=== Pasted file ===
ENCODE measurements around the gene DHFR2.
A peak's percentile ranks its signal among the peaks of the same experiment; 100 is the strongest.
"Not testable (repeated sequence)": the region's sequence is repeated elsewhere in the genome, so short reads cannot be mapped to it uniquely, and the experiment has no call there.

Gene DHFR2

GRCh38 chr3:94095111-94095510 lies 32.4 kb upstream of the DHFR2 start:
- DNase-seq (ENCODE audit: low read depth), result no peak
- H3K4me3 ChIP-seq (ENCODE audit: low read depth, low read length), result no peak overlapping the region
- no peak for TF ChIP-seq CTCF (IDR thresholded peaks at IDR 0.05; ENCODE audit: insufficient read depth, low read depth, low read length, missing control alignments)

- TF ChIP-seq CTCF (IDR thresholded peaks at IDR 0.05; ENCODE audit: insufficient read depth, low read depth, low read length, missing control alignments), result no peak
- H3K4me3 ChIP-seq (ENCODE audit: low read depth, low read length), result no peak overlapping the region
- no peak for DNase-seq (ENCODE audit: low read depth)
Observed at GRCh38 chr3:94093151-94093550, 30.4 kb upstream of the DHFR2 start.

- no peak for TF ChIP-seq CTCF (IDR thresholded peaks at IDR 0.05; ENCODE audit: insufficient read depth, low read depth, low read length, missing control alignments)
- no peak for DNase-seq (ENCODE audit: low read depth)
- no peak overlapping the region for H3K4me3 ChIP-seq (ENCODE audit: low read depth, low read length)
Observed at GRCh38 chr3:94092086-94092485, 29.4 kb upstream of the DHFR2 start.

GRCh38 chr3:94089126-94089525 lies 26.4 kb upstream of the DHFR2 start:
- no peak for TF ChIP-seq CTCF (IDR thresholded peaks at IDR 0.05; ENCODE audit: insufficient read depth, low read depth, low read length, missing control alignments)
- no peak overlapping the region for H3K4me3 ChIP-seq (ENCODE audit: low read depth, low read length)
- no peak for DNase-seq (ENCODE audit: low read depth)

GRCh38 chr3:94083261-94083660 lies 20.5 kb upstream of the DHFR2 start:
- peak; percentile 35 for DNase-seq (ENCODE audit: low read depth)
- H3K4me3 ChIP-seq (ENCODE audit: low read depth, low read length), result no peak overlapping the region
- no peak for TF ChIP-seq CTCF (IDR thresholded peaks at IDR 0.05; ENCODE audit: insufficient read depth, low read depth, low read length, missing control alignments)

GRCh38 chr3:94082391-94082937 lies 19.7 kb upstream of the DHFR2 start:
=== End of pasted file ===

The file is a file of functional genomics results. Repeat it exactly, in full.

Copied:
ENCODE measurements around the gene DHFR2.
A peak's percentile ranks its signal among the peaks of the same experiment; 100 is the strongest.
"Not testable (repeated sequence)": the region's sequence is repeated elsewhere in the genome, so short reads cannot be mapped to it uniquely, and the experiment has no call there.

Gene DHFR2

GRCh38 chr3:94095111-94095510 lies 32.4 kb upstream of the DHFR2 start:
- DNase-seq (ENCODE audit: low read depth), result no peak
- H3K4me3 ChIP-seq (ENCODE audit: low read depth, low read length), result no peak overlapping the region
- no peak for TF ChIP-seq CTCF (IDR thresholded peaks at IDR 0.05; ENCODE audit: insufficient read depth, low read depth, low read length, missing control alignments)

- TF ChIP-seq CTCF (IDR thresholded peaks at IDR 0.05; ENCODE audit: insufficient read depth, low read depth, low read length, missing control alignments), result no peak
- H3K4me3 ChIP-seq (ENCODE audit: low read depth, low read length), result no peak overlapping the region
- no peak for DNase-seq (ENCODE audit: low read depth)
Observed at GRCh38 chr3:94093151-94093550, 30.4 kb upstream of the DHFR2 start.

- no peak for TF ChIP-seq CTCF (IDR thresholded peaks at IDR 0.05; ENCODE audit: insufficient read depth, low read depth, low read length, missing control alignments)
- no peak for DNase-seq (ENCODE audit: low read depth)
- no peak overlapping the region for H3K4me3 ChIP-seq (ENCODE audit: low read depth, low read length)
Observed at GRCh38 chr3:94092086-94092485, 29.4 kb upstream of the DHFR2 start.

GRCh38 chr3:94089126-94089525 lies 26.4 kb upstream of the DHFR2 start:
- no peak for TF ChIP-seq CTCF (IDR thresholded peaks at IDR 0.05; ENCODE audit: insufficient read depth, low read depth, low read length, missing control alignments)
- no peak overlapping the region for H3K4me3 ChIP-seq (ENCODE audit: low read depth, low read length)
- no peak for DNase-seq (ENCODE audit: low read depth)

GRCh38 chr3:94083261-94083660 lies 20.5 kb upstream of the DHFR2 start:
- peak; percentile 35 for DNase-seq (ENCODE audit: low read depth)
- H3K4me3 ChIP-seq (ENCODE audit: low read depth, low read length), result no peak overlapping the region
- no peak for TF ChIP-seq CTCF (IDR thresholded peaks at IDR 0.05; ENCODE audit: insufficient read depth, low read depth, low read length, missing control alignments)

GRCh38 chr3:94082391-94082937 lies 19.7 kb upstream of the DHFR2 start: